Appearing on MSNBC Thursday afternoon, Washington Post writer and founder of the paper's On Faith blog, Sally Quinn, exclaimed of Sarah Palin: "Well, clearly, she has not put her family first...And these children have, it seems publicly, to have been exploited by her in a, I think, really unfortunate way."
Even anchor David Shuster, who on Wednesday declared that Palin had "no future"  politically, questioned Quinn's accusation: "Sally, the use of the word 'exploited' is pretty strong. Give us some specific examples that you think qualifies for that?" Quinn was happy to elaborate: "Well, you know, she brings them all to the convention, including Trig, the baby. She brings the pregnant daughter with the boyfriend who clearly didn't want to be there. She then travels around with the children, using them as sort of photo ops...she brings the children up when she needs them to shore up her own image."
Quinn even seemed to blame Palin for defending her family against David Letterman's attacks: "It just seemed to me that the David Letterman situation where she whipped that up into a huge scene, bringing in her other daughter Willow and making a big - a big to-do about it when she could have just let it go."
During the 2008 campaign, Quinn appeared on the September 3 CBS Early Show  to denounce Palin for deciding to run for vice president, claiming that the governor "has got to rethink her priorities."
Here is the full transcript of the exchange:
DAVID SHUSTER: Now to the bigger picture. Sarah Palin has 17 more days left as governor of Alaska. Besides campaigning with Governor Rick Perry, what else will she do and what does her political future hold? Joining us is Washington Post journalist Sally Quinn, she's also the founder of "On Faith," the Washington Post and Newsweek magazine blog about faith and its impact on global life. Sally, you've been blogging a lot about Palin. Palin holds herself out as essentially putting her family first. What's your view?
SALLY QUINN: Well, clearly, she has not put her family first. In her departure statement she talked about wanting to concentrate more on issues of energy and national security and she said she wanted to put her state first and - and you keep wondering here's a woman who has, essentially, six children, because her child has a child. One of them a Down syndrome child and everyone knows that special needs children need a lot more attention than others. And these children have, it seems publicly, to have been exploited by her in a, I think, really unfortunate way. And yet she's been traveling so much, starting with the campaign, when she had this 3-month-old special needs child and continuing to travel and continuing to talk about the children publicly. That is-
SHUSTER: Sally, the use of the word 'exploited' is pretty strong. Give us some specific examples that you think qualifies for that?
QUINN: Well, you know, she brings them all to the convention, including Trig, the baby. She brings the pregnant daughter with the boyfriend who clearly didn't want to be there. She then travels around with the children, using them as sort of photo ops. She then, when Bristol Palin decided that she wanted to go on this tour, which I think was a very bad idea, a sort of campaign against teen pregnancy. Here's a child who really needs to stay out of the spotlight and take care of her own child, who has no father at this point. It just seemed to me that the David Letterman situation where she whipped that up into a huge scene, bringing in her other daughter Willow and making a big - a big to-do about it when she could have just let it go. It - she brings the children up when she needs them to shore up her own image and yet she isn't doing - I mean this is a woman who is a committed Christian, family values is everything. For her faith, often people believe women shouldn't even be working outside of the home. So my feeling is that if she were - put her money where her mouth is, that she would say, 'look, I'm resigning because I want to spend more time with my family'-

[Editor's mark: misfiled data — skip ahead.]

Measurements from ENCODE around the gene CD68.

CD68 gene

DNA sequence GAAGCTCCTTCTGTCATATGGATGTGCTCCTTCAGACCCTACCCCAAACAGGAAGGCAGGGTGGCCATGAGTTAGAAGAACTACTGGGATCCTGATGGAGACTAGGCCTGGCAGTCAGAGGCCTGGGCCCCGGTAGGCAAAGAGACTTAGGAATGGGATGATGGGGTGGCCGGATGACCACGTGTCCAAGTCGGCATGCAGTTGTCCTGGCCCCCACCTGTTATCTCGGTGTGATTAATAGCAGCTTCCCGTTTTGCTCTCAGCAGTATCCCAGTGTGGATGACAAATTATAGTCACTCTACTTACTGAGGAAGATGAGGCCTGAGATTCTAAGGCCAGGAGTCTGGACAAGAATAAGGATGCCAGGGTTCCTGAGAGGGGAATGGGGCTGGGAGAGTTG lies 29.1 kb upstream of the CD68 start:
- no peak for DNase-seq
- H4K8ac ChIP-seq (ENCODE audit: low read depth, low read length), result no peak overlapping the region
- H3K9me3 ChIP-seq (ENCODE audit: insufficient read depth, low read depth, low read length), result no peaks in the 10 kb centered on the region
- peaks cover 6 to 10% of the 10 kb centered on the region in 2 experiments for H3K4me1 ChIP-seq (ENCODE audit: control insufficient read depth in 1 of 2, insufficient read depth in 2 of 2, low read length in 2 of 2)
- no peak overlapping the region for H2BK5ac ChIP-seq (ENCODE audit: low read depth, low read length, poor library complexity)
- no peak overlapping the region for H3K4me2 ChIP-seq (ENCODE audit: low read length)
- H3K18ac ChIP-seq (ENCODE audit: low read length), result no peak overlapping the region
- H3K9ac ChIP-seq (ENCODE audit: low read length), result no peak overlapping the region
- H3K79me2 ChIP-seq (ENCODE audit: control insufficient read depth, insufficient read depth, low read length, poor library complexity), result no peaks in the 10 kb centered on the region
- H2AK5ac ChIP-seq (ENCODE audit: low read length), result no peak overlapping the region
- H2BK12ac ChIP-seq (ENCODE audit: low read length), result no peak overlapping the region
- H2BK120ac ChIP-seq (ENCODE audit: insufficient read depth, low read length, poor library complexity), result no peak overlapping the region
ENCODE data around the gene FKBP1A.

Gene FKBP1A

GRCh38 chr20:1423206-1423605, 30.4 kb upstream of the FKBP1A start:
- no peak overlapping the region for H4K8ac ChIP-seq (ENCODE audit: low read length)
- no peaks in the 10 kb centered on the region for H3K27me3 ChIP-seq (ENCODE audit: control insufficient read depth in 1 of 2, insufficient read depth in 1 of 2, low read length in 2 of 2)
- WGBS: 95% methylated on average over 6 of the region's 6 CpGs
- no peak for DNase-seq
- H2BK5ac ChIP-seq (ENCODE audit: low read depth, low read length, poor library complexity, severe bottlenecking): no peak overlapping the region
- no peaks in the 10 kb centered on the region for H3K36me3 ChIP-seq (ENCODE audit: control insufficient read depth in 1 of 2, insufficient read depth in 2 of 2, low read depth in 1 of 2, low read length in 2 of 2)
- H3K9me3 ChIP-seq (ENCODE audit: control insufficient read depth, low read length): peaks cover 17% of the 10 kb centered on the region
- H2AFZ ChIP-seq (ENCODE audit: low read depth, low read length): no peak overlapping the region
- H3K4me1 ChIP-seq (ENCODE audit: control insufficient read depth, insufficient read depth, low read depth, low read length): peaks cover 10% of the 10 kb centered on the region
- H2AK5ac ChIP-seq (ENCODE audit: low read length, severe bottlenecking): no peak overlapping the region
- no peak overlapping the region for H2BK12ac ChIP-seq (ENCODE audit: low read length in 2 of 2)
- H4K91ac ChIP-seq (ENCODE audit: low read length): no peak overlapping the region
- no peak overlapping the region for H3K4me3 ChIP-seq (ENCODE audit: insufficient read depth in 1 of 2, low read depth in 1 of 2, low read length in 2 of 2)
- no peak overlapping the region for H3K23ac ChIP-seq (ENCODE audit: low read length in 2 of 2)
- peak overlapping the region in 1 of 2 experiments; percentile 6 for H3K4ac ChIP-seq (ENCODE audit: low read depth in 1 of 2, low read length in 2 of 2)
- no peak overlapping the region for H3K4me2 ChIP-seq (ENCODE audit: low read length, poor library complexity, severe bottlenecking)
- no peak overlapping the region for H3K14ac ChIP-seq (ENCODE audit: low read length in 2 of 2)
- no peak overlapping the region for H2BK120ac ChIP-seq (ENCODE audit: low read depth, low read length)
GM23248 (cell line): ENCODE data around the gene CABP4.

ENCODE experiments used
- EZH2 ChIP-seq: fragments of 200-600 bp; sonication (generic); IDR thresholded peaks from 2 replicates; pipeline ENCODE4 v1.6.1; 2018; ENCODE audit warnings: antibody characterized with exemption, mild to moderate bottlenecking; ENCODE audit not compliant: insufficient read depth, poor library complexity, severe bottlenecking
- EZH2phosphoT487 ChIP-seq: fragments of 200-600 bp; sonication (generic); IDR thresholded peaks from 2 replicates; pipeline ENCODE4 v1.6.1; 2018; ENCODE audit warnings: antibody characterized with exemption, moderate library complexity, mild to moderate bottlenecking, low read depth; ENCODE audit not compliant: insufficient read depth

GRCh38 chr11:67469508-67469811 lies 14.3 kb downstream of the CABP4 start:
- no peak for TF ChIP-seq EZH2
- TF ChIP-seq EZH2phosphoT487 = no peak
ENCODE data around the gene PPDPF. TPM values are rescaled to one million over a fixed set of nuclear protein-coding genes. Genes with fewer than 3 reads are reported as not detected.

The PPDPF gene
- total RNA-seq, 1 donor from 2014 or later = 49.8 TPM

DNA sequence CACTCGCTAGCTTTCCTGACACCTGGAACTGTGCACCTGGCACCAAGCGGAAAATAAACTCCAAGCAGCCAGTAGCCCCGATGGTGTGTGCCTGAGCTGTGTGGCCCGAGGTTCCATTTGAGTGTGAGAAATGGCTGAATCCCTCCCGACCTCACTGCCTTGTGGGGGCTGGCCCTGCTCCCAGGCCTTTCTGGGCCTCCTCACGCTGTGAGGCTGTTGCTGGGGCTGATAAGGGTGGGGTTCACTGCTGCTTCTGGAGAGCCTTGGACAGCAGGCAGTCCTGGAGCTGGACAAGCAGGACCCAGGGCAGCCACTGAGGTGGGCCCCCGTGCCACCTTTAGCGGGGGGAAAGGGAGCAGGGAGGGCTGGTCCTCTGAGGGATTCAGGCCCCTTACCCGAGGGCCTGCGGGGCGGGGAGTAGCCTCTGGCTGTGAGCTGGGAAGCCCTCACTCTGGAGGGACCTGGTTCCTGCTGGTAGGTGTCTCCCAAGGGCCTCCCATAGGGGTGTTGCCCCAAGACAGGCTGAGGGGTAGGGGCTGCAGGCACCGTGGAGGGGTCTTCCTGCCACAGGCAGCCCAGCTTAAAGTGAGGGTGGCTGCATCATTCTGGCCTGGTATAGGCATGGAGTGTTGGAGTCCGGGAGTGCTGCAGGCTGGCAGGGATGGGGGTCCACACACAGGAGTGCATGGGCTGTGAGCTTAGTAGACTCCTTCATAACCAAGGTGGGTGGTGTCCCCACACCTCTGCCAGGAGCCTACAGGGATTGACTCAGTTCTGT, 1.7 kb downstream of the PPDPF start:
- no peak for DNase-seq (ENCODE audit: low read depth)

HALL: But Sally-
QUINN: -and that's the first time anyone would ever have believed it.
TAMRON HALL: Sally, and you know, she - it's up to the Governor to defend herself, but here she is the breadwinner. I mean, if she's not working, her husband works as a fisherman. They do have to make money to support the family and she has the ability, obviously, to make more money than he does. And when you see the picture of them out fishing as a family, is it fair to question her family values as a working woman who has to support her family?
QUINN: Well, you know, I - her husband does work. It seems to me that she'll be making more money if she leaves the governor's office, but I would think that she would say, you know, she has this extraordinary opportunity now to do so much good with her personality and her charisma and her public image to say 'I'm now going to focus on special needs children, I'm going do everything I can to make people aware of the problems not only with caring for special needs children, but education,' she could have said that and she could have won everybody over. She could have just said 'I'm leaving because of my family.' She could've said, 'I - we have got financial problems,' which she did. 'I'm going to be making more money writing books, I'm going to be able to stay home and spend more time with my children. I'm going to be devoted to now making people aware of special needs children and Down syndrome children.' And I think people would have really admired her and applauded her for that instead of giving 100 different reasons and excuses for stepping down.
SHUSTER: Well Sally, it's always a pleasure having you on. Very provocative and we appreciate you joining us this afternoon.
QUINN: Thank you.
SHUSTER: Sally Quinn, founder of 'On Faith' the Washington Post and Newsweek blog.
-Kyle Drennen is a news analyst at the Media Research Center.